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GoPro Hero3 Black Edition Review - Operation, Software, Still Image/Video Quality and Verdict Review


GoPro Hero3 Black Edition – Operation

There are a number of ways to operate the Hero3 Black Edition: from the camera itself, via the supplied remote control, or via the free GoPro app that’s available for iOS and Android smartphones and tablets.

Pairing the Hero3 Black Edition to the supplied Wi-Fi remote control gives you added flexibility over where you mount the camera – GoPro claims a working Wi-Fi range of 100 metres.

You use a combination of the Mode and shutter release buttons to navigates menus, which is easy enough once you’ve mastered. You’ll have to download the user manual from GoPro’s website, however, as it’s not included – either printed or digitally – in the box.

This much is the same as the rest of the Hero3, but it’s the supplied remote that sets the GoPro Hero3 apart. Once you’ve paired the remote with the camera, the two buttons on the remote act exactly the same as the Mode button and Shutter Release button on the camera, meaning you can access all of the camera’s various settings and options from the remote. Better still, the charging port on the remote also accommodates a keyring attachment that lets you securely attach the remote to your person, so that you won’t accidentally lose it.

GoPro Hero3 Black Edition
The GoPro App for Android and iOS allows you to control the camera from your tablet/smartphone, with a time-delayed preview window showing you what the camera can see.

Unless you spend an additional £80 on the optional GoPro Touch BacPac display, there’s no way to see what the camera can see in real-time. There is a cheaper way around this, though, which is the GoPro app that’s free in the Google Play and Apple iOS app stores.

Pairing your smartphone/tablet to the camera is simple, if a little fussy, as you have to input the Hero3’s default Wi-Fi password (‘goprohero’) into your mobile, switch the camera’s internal Wi-Fi on and then use the Wireless Setup menu on the camera to put the camera into GoPro App pairing mode.

Once you’re up and running you can activate the app on your phone/tablet and press ‘Connect and Control’. This takes you to the main app screen from where you can exercise all manner of control over the camera (from basic still image/movie quality settings, to time-lapse settings and even more advanced settings) via the settings menu, which is accessed via the cogwheel icon.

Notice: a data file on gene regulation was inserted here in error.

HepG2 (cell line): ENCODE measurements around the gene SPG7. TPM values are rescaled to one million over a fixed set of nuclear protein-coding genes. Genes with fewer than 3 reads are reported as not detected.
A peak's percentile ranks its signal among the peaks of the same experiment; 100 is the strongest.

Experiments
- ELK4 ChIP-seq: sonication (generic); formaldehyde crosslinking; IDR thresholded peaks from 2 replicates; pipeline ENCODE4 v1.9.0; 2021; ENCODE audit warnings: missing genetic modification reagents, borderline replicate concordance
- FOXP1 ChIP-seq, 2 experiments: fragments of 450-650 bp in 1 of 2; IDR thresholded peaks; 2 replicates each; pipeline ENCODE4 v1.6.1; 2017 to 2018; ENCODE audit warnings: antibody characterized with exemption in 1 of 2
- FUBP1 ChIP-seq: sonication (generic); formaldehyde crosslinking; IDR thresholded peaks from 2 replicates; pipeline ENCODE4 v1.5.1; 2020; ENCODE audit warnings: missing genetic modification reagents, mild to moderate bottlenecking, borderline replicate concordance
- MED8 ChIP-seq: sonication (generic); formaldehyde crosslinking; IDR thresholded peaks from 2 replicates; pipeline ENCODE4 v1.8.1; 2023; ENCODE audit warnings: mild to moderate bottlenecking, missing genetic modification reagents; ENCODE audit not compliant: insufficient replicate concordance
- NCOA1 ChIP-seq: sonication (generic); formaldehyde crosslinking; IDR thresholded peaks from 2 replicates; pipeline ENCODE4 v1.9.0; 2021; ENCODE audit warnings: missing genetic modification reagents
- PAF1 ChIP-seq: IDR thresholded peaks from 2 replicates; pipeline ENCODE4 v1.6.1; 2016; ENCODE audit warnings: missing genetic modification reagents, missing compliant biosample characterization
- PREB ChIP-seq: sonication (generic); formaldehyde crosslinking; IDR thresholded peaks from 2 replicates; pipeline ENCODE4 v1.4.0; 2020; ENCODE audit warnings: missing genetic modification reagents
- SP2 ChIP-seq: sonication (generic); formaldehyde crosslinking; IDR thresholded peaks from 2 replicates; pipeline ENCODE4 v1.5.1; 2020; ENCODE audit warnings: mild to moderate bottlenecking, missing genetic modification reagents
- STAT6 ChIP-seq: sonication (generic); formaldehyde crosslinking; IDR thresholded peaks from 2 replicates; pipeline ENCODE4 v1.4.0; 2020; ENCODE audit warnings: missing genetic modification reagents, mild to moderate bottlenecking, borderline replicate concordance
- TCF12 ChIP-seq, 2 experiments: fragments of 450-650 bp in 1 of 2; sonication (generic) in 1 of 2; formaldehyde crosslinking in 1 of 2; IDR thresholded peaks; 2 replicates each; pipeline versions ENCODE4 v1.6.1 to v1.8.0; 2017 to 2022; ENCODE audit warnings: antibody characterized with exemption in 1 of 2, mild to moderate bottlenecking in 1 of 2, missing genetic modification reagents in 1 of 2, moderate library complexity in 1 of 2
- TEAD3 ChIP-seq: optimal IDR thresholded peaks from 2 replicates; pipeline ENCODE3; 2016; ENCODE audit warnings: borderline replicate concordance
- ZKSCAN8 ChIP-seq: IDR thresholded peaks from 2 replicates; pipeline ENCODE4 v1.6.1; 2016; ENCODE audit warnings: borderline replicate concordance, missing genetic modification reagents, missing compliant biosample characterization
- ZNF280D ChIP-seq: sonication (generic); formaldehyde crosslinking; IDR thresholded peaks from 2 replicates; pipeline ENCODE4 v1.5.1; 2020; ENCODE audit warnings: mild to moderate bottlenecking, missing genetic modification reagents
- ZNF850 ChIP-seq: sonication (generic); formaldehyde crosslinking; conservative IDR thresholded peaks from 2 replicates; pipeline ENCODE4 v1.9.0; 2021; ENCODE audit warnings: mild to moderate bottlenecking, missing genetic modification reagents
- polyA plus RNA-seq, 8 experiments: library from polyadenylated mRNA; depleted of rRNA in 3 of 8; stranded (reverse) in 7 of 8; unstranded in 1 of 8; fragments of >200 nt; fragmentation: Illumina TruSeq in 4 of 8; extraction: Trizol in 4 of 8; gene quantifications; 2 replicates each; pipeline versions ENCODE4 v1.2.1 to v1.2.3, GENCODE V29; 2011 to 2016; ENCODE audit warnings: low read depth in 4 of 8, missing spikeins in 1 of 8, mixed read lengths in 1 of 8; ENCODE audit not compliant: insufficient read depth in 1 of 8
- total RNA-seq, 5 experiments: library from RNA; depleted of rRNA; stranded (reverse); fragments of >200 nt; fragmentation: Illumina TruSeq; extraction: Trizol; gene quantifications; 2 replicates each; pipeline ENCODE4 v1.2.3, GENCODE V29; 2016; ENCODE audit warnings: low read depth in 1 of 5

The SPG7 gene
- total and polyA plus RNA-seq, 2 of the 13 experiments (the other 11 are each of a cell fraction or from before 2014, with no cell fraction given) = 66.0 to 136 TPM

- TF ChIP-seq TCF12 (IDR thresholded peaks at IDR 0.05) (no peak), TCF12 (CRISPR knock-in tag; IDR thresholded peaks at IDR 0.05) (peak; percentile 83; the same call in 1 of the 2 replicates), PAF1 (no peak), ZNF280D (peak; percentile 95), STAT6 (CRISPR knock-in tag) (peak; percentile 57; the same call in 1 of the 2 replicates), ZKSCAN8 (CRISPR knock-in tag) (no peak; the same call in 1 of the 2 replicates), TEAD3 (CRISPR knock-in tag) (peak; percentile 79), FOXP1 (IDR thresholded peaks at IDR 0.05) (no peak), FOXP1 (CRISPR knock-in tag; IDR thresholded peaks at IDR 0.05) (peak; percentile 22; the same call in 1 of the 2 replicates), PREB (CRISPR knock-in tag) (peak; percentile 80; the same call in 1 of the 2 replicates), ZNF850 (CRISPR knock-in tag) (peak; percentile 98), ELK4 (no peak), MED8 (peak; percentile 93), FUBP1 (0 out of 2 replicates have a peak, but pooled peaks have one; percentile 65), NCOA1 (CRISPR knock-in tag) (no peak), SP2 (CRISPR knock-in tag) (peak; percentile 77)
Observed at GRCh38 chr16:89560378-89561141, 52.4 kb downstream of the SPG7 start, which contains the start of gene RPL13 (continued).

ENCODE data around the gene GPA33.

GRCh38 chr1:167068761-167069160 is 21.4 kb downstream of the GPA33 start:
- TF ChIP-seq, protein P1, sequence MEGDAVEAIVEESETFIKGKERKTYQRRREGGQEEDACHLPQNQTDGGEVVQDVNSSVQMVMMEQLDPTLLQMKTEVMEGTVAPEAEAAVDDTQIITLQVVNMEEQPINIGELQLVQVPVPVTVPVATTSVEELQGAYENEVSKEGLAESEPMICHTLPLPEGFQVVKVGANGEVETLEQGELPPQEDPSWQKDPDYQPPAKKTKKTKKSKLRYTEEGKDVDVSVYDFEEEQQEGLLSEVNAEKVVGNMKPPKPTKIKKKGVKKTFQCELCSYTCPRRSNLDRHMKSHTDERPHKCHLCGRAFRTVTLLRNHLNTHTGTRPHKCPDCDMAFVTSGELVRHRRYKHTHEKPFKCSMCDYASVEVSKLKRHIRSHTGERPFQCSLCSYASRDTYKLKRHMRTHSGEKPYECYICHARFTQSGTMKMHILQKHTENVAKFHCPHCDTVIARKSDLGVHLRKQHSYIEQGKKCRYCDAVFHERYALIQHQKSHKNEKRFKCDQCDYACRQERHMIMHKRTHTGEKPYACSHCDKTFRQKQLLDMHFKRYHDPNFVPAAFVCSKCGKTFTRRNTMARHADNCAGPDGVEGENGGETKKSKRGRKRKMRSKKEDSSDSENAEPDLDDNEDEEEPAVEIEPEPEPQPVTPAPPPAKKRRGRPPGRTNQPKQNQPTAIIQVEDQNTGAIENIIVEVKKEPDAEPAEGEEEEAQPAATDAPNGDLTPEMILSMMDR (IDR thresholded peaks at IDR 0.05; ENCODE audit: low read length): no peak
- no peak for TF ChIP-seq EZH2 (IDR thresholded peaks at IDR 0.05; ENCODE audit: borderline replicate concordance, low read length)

The GoPro app also gives you direct control over when to start and stop recording, or when to take a still image. There’s even a small preview window that shows you what the camera is seeing in (almost) real-time.

We say ‘almost’ because there’s actually a two-second delay involved. If you’re operating the camera this way, then you’ll need to hit the ‘record’ button slightly in advance of the moment/video sequence you want to capture.

Even with this delay, it’s a neat app that lets one person control the recording from a distance (GoPro quotes an operable Wi-Fi distance of up to 100m) while the camera wearer focuses on whatever it is that they’re doing.

GoPro Hero3 Black Edition 1
GoPro’s own CineForm Studio software can be downloaded for free from the company’s website and, although you can’t stitch individual clips together, you can convert snippets ready for post-processing.

GoPro Hero3 Black Edition – Post-processing

The GoPro Black Edition doesn’t come with any supplied software in the box, however you can download the company’s own CineForm Studio software from the GoPro website. It’s not the most advanced piece of film editing software we’ve seen, however it does let you to apply a range of effects to your movies, including the ProTune filter that enhances the colour and detail of captured movies.